Choose the Right Tile
- You can tile walls with pretty much any ceramic tile you want, but you have to consider strength issues for floors because they have to carry weight. Basically, the smaller and thicker the tile, the stronger it is. If the tile is larger than one square foot, or thinner than about 1/3 inch, it may crack no matter how well you lay it. A high-gloss glaze could become very slippery when wet, so consider going with less-shiny style for floors.
Set a Strong Underlayment
- The old method of using plywood as underlayment for every kind of flooring is still fine for most kinds of flooring, but not for ceramic. If there is any movement at all in the floor as people walk over it, the tiles will crack. Use a strong cement board underlayment, at least 5/8 inch thick. Set it in mortar on the floor, screw it down, and tape the seams with more mortar, like you'd tape drywall.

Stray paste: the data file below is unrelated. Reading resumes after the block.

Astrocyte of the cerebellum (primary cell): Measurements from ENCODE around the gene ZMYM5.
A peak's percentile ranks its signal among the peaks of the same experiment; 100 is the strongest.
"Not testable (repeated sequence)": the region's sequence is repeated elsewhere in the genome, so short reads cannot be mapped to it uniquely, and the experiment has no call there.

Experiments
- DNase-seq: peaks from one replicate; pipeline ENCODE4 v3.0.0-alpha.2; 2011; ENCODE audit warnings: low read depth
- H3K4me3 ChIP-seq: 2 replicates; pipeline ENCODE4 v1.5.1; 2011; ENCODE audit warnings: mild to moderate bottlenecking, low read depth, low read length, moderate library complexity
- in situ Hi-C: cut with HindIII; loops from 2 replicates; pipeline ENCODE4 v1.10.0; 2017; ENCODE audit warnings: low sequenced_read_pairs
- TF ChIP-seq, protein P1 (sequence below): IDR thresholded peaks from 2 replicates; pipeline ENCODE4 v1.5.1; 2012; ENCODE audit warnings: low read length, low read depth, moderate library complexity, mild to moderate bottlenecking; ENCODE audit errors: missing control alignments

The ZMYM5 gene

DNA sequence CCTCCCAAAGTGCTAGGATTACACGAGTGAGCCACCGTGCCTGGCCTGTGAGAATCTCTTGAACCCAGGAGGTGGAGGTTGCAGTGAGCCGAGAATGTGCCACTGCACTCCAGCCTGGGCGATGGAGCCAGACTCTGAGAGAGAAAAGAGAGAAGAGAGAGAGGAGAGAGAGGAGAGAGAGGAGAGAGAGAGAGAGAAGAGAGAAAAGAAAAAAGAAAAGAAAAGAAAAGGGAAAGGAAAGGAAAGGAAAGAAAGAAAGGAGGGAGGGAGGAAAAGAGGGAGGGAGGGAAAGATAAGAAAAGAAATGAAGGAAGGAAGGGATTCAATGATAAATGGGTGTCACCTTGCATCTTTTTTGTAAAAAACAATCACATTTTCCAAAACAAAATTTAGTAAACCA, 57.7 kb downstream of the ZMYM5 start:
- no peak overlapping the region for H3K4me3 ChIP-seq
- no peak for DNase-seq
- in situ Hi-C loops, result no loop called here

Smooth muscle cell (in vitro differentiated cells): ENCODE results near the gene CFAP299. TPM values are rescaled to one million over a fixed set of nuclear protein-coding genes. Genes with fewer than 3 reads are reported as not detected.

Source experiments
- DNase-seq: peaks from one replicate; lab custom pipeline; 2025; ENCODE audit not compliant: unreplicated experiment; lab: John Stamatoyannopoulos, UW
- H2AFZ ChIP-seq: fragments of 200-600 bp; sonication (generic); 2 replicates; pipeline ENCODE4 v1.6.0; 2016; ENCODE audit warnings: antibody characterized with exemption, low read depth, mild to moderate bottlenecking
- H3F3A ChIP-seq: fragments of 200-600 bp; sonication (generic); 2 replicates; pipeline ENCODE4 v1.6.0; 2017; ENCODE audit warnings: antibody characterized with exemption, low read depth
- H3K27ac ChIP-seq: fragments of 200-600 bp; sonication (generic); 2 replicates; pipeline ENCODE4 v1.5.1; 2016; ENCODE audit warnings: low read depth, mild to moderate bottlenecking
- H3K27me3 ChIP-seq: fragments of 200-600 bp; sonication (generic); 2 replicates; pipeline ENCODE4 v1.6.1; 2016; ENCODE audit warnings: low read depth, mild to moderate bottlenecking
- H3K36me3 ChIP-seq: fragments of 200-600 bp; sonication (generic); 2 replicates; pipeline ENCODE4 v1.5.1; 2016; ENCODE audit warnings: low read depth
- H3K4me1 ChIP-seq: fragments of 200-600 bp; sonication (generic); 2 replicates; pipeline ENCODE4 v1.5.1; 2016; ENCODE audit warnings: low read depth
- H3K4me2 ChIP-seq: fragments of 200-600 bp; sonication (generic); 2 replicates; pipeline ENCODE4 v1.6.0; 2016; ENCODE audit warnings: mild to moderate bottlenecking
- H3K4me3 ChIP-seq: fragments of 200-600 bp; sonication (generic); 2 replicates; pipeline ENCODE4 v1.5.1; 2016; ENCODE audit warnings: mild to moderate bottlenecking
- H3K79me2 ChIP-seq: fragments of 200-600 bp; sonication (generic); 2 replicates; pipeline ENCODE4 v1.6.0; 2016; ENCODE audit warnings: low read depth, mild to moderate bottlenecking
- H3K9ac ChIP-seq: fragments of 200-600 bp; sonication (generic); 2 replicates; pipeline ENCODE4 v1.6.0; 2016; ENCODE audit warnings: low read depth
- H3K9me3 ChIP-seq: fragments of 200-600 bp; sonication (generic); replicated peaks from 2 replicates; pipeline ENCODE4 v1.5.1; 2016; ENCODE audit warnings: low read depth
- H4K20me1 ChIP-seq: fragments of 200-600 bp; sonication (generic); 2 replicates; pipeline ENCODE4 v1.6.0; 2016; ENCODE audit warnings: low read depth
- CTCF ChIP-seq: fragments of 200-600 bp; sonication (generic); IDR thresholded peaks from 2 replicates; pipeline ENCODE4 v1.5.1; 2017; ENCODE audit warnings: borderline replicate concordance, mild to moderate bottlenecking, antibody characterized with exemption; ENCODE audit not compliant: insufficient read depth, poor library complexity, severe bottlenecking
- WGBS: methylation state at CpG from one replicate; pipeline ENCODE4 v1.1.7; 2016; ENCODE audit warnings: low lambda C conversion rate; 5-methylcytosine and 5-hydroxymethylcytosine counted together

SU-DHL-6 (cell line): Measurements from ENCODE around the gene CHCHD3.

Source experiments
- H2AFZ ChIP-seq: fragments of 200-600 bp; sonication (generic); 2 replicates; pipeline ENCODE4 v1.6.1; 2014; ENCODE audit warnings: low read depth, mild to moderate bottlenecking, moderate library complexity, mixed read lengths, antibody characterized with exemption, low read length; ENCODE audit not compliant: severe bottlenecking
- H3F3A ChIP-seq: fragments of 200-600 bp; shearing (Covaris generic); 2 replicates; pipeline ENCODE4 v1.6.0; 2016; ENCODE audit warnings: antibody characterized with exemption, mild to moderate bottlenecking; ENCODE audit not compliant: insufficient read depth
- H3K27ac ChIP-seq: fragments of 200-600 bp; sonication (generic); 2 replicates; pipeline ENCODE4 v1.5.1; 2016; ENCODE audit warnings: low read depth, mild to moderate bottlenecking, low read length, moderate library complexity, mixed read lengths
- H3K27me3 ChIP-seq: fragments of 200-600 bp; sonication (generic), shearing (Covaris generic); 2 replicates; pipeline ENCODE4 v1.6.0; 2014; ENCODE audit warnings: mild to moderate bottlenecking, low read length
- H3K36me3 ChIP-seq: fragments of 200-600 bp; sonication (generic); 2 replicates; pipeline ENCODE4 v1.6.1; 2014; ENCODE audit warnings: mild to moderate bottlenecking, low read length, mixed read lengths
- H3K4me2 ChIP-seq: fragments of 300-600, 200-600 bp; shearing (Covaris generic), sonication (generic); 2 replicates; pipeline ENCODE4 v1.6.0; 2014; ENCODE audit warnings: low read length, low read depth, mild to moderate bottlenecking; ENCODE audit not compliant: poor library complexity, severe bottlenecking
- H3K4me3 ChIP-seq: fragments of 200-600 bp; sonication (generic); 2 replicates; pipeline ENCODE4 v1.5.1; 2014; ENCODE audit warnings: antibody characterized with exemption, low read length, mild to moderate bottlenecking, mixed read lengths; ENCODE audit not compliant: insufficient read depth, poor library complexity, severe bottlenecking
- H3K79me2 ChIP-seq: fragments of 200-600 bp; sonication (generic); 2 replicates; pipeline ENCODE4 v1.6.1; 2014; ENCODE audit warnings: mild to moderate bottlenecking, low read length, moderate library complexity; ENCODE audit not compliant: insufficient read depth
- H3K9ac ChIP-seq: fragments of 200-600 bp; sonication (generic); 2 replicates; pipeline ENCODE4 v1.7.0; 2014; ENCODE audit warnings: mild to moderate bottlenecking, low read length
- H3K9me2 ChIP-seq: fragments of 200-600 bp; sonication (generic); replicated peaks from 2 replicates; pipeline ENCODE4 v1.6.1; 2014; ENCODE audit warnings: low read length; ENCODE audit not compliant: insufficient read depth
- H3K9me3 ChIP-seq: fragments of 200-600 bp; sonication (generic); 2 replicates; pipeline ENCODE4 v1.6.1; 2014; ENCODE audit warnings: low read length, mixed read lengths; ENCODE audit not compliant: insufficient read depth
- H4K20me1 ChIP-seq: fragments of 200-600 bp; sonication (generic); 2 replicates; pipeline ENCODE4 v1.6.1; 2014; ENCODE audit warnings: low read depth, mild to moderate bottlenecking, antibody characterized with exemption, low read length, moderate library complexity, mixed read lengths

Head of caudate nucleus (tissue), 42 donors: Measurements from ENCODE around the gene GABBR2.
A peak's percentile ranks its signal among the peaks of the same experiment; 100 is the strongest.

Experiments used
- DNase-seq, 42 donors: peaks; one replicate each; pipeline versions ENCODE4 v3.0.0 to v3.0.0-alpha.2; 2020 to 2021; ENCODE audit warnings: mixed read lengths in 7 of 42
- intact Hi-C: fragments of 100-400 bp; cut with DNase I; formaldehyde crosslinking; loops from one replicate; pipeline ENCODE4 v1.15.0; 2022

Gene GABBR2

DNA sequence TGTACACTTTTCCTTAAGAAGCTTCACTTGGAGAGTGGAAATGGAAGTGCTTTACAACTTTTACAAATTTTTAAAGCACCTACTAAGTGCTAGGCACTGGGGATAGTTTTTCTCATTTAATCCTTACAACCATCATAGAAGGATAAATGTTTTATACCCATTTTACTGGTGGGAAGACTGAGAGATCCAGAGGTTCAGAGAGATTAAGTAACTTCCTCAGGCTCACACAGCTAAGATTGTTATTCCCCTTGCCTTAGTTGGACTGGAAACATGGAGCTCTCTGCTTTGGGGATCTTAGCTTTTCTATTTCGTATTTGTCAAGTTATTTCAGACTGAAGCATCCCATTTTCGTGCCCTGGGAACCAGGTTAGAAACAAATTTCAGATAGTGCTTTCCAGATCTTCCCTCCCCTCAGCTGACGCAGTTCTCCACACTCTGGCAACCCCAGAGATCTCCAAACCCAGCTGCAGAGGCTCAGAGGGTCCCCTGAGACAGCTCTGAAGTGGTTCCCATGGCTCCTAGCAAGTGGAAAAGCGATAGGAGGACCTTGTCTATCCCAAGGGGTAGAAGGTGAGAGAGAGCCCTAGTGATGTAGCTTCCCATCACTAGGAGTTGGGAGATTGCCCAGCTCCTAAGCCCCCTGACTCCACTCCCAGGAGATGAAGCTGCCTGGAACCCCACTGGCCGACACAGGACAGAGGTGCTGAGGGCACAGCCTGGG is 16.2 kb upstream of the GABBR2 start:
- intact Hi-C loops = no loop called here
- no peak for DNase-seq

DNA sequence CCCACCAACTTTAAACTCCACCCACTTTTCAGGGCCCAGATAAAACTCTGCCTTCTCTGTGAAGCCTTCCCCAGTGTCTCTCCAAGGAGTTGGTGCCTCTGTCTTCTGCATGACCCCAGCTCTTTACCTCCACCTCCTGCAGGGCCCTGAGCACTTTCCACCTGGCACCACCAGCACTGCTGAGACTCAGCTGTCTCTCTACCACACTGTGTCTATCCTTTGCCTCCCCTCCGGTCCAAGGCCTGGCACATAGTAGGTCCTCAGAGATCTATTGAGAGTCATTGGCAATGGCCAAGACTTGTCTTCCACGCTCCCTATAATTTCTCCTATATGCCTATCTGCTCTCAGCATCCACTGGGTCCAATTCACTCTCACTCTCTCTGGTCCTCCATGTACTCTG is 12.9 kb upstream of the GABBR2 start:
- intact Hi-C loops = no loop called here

Lay It Right
- Unlike wood flooring planks, which are laid starting at one wall and then out across the room, tile should always be laid out from the middle of the room, building outward to the edges. This ensures that any cuts you have to make at the edges will be the same size on both sides. Divide the room into four even sections with two intersecting snap-lines, and use those lines as your starting point, laying the first tiles in the corners at the intersection. Space them evenly (1/4 inch is good) and use thinset mortar spread with a notched trowel to set them to the floor. Cut as necessary with a tile cutter and tile nippers.
Grout and Seal
- Mix sanded grout and apply it to the set tiles as directed, pressing it into the spaces with a rubber trowel and wiping it off the tile face with a wet sponge. Don't use the floor for a few days afterward so the grout has time to cure. Clean and dry the floor thoroughly, then apply a coat of grout sealer on the lines with a sponge applicator and bottle. This will help the grout resist dirt and stains.